Mexican Volcano Raises Concerns After Rumbling

The Popocatépetl volcano is at it again.

Rumblings from the volcano, southeast of Mexico City, has caused Mexican authorities to raise the alert level due to increased activity.

It's now at the fifth step on a seven-level warning scale.

The National Disaster Prevention Center says a lava dome is growing in the volcano's crater. The 17,886-foot (5,450-meter) volcano also has been spewing fragments of incandescent rock recently, as well as water vapor and ash.

The center said in a statement late Monday the volcano could experience "significant explosions of growing intensity that hurl incandescent rocks significant distances," large ash showers and possible flows of mud and molten rocks down the volcano's flanks.

The alert is now at the highest level of the yellow stage; the next stage is a red alert, in which evacuations would presumably begin.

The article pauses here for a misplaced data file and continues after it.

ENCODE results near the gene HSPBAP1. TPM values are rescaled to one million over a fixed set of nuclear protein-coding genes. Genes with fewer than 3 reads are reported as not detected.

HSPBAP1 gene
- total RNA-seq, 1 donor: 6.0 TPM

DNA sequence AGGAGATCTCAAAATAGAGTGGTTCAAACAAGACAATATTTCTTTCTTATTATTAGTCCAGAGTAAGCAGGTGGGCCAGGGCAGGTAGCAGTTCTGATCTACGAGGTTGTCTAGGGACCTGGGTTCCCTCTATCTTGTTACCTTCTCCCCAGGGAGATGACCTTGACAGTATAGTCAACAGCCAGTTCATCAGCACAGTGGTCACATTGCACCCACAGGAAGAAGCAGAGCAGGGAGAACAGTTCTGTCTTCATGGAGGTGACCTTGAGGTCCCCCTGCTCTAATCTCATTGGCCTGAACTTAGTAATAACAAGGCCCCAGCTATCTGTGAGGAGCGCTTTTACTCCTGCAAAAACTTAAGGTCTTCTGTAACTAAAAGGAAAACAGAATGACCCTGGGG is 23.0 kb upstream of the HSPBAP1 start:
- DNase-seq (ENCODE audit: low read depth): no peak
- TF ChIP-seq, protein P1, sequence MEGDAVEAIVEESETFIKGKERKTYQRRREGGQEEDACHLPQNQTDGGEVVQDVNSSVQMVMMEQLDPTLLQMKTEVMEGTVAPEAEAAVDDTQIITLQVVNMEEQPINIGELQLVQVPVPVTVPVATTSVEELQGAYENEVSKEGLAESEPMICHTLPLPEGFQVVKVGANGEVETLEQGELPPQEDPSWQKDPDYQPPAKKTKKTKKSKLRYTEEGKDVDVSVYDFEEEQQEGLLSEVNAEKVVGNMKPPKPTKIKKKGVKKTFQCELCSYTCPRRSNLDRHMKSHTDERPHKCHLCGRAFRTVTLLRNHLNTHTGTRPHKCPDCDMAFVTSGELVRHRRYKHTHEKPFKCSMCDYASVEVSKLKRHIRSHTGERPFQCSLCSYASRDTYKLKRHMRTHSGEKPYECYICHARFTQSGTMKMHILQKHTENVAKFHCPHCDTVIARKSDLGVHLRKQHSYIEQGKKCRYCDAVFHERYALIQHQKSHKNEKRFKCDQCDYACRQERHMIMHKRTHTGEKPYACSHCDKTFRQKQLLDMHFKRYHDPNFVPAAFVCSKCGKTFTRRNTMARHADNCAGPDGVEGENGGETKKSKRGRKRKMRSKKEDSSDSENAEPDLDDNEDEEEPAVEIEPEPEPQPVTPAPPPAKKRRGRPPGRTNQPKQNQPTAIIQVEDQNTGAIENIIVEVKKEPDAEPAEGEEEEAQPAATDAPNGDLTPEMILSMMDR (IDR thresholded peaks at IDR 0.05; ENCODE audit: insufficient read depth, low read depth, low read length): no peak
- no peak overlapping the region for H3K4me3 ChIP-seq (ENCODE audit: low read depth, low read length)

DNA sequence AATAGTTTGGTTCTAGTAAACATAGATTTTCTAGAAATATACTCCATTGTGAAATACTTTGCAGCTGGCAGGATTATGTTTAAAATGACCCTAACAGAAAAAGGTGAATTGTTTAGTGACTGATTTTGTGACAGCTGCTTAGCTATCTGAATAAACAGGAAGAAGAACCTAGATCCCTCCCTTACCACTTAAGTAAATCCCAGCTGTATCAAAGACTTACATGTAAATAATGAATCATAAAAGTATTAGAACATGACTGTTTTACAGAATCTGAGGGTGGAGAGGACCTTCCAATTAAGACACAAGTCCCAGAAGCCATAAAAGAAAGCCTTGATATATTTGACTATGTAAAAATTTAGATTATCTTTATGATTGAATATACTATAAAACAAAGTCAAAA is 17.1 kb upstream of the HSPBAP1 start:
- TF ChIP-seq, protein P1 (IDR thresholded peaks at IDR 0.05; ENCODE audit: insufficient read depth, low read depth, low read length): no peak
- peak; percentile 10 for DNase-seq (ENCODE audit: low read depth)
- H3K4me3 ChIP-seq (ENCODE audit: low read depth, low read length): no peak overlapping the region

Last August, the volcano spewed out ash from its crater.

Mexico's national disaster prevention agency said the volcano shot out ash for more than a half mile (a kilometer) into the sky four times and there was a possibility that the ash could have fallen onto Mexico City.

The last time the volcano erupted was in 2000.

The name Popocatépetl comes from the Nahuatl words for "it smokes" and "mountain."

Based on reporting by The Associated Press. 

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